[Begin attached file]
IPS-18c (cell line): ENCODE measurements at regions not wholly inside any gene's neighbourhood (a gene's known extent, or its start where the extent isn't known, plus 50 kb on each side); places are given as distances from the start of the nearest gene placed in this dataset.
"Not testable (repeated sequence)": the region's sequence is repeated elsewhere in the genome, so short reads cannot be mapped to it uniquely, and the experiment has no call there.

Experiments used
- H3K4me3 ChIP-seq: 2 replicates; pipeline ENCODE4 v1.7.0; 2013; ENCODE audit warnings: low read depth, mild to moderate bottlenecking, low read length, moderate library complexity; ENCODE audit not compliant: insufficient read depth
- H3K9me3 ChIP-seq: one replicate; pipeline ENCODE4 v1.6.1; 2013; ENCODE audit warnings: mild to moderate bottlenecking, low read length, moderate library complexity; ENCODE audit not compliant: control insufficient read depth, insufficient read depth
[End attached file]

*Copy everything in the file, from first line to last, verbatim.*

IPS-18c (cell line): ENCODE measurements at regions not wholly inside any gene's neighbourhood (a gene's known extent, or its start where the extent isn't known, plus 50 kb on each side); places are given as distances from the start of the nearest gene placed in this dataset.
"Not testable (repeated sequence)": the region's sequence is repeated elsewhere in the genome, so short reads cannot be mapped to it uniquely, and the experiment has no call there.

Experiments used
- H3K4me3 ChIP-seq: 2 replicates; pipeline ENCODE4 v1.7.0; 2013; ENCODE audit warnings: low read depth, mild to moderate bottlenecking, low read length, moderate library complexity; ENCODE audit not compliant: insufficient read depth
- H3K9me3 ChIP-seq: one replicate; pipeline ENCODE4 v1.6.1; 2013; ENCODE audit warnings: mild to moderate bottlenecking, low read length, moderate library complexity; ENCODE audit not compliant: control insufficient read depth, insufficient read depth